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PR officials complain about flood insurance rates

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PORT RICHEY — Since more than half of homeowners here could face steep jumps in flood insurance premiums, Port Richey City Council members recently expressed their dismay about the impact from changes to the federal program.

On a percentage-increase basis, “We’re affected worse than anybody,” Councilman Bill Colombo said.

The potential exists that 561 homes in the city out of 1,009 could be affected by the Biggert-Waters Flood Insurance Reform Act of 2012, according to numbers supplied by City Manager Tom O’Neill. Because of the law, homeowners in coastal areas around the United States are facing higher flood insurance rates.

In Port Richey, that means roughly 55.5 percent of homeowners could see sharply higher flood insurance rates.

“Folks are really, really going to get hammered by this,” Colombo said.

Federal and state lawmakers seem to be focused on temporary measures to delay the flood insurance increases during a fragile economy, Colombo said. He, however, would like to see permanent solutions for the National Flood Insurance Program.

The 45-year-old NFIP has a deficit of about $20 billion.

“It’s really taking people by surprise,” Councilwoman Nancy Britton said. Several residents have called her to talk about flood insurance in the past few months.

Even insurance companies and agents don’t seem to have much information about three months ago, Britton said. She tried calling her own agent and couldn’t find out much.

Columbo believes Congress expected details to be handled at an administrative level, which apparently didn’t happen.

People here who had been paying $1,000 annually for flood insurance could face $12,000, Colombo said. Britton said a rate increase of that magnitude would depress the value of her home.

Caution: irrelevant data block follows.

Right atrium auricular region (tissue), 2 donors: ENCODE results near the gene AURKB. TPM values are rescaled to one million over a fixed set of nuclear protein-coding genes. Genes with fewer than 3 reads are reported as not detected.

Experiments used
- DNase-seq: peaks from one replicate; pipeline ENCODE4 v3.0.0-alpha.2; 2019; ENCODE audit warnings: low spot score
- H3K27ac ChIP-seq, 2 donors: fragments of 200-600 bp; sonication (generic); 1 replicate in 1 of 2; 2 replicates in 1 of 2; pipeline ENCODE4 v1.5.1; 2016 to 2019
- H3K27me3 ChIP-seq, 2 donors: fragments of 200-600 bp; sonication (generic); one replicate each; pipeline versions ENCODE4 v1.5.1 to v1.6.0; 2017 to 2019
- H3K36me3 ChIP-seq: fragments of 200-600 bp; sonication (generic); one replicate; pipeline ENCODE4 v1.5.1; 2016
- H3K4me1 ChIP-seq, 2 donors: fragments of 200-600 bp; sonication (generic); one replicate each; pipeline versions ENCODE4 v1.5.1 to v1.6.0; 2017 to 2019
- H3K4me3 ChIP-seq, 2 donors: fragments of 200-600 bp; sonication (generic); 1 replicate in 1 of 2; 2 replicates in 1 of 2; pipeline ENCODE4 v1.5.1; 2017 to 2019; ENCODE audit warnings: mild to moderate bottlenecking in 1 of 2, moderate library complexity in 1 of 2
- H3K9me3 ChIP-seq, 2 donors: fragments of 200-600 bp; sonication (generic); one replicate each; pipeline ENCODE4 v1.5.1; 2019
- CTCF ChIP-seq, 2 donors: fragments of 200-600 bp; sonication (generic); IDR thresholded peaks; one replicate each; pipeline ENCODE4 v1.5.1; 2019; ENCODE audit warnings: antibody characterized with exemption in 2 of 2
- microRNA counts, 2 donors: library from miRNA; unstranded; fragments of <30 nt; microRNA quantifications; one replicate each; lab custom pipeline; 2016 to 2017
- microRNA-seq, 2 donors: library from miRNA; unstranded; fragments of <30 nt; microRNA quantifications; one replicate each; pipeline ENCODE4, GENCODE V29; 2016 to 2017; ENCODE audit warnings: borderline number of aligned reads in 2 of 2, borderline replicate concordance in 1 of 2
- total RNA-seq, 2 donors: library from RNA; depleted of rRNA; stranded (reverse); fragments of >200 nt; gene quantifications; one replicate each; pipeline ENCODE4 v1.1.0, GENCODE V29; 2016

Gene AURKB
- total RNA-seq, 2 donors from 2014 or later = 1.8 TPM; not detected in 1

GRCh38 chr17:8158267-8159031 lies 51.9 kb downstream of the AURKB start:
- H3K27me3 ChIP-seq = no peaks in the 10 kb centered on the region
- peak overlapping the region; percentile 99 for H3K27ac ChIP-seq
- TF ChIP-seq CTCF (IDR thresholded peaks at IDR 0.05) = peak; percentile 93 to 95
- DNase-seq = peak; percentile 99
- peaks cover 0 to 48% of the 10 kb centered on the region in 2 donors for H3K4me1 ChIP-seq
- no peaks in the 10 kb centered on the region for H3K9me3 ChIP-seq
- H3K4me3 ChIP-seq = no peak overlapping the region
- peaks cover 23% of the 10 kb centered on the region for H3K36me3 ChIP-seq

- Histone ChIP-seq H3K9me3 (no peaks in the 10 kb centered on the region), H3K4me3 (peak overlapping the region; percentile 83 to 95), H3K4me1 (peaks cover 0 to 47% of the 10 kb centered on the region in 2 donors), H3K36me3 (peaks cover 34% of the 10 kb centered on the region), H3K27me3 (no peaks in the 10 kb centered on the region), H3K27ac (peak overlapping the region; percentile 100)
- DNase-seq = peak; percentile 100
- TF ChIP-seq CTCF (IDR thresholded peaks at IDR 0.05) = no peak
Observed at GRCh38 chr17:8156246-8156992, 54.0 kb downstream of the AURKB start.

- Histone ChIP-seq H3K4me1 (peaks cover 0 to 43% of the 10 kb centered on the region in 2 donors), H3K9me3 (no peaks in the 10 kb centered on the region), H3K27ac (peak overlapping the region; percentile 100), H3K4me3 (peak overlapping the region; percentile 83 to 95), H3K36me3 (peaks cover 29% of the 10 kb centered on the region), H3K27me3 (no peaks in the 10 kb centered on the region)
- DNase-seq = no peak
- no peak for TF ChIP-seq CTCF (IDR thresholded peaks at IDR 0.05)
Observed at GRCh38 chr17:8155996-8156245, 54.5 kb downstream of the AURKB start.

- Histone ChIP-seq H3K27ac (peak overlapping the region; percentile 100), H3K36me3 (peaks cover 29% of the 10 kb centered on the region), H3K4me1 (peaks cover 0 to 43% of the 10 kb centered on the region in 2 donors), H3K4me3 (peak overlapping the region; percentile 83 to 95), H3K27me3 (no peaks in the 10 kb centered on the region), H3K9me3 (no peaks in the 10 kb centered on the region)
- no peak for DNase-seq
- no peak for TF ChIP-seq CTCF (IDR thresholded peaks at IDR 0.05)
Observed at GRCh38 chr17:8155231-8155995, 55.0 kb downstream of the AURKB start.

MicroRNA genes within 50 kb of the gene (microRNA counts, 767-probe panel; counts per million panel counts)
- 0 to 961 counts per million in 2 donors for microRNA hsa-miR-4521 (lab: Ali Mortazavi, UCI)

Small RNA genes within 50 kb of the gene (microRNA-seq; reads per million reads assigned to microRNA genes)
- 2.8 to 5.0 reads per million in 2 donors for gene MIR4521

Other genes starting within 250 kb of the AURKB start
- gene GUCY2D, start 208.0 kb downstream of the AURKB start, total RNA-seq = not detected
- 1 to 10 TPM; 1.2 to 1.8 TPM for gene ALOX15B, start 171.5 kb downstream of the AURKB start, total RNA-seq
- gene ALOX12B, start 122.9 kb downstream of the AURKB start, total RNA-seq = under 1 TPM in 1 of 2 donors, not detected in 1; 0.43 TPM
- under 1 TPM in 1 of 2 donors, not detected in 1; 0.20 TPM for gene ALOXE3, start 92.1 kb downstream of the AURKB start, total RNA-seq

Port Richey isn’t an affluent city like some Pinellas coastal communities where many owners maintain vacation homes, Colombo said.

The jump in flood insurance premiums could make it more difficult to sell a house in an “already depressed market” for real estate, Mayor Eloise Taylor said.

Perhaps the city could help its residents to obtain the base flood elevation certificates to be submitted to NFIP, resident Carl Roth suggested to city council members.

Roth said he had attended the Pasco County town hall meeting led by Commissioner Kathryn Starkey on Sept. 30.

Roth said he learned a lot about the national flood insurance program from the presentation by Cindy Jolly, project manager for the Pasco stormwater management division.

U.S. Rep. Gus Bilirakis, R-Palm Harbor, continues to work toward delaying flood insurance rate changes for the next year, Summer Robertson, an aide to Bilirakis, said at the town hall meeting.

Bilirakis has sent two letters — one to House leadership and another to Federal Emergency Management Agency officials — regarding this issue, his press secretary, Sarah Criser, said Friday.

Bilirakis was also an original co-sponsor of the Flood Insurance Fairness Act.

State Sen. Wilton Simpson, R-Trilby, is coordinating with Bilirakis on delaying the large jump in flood insurance premiums, Simpson aide Judy Parker said.

The council has approved a resolution to forward to lawmakers and Gov. Rick Scott urging repeal of or changes to the Biggert-Waters act.

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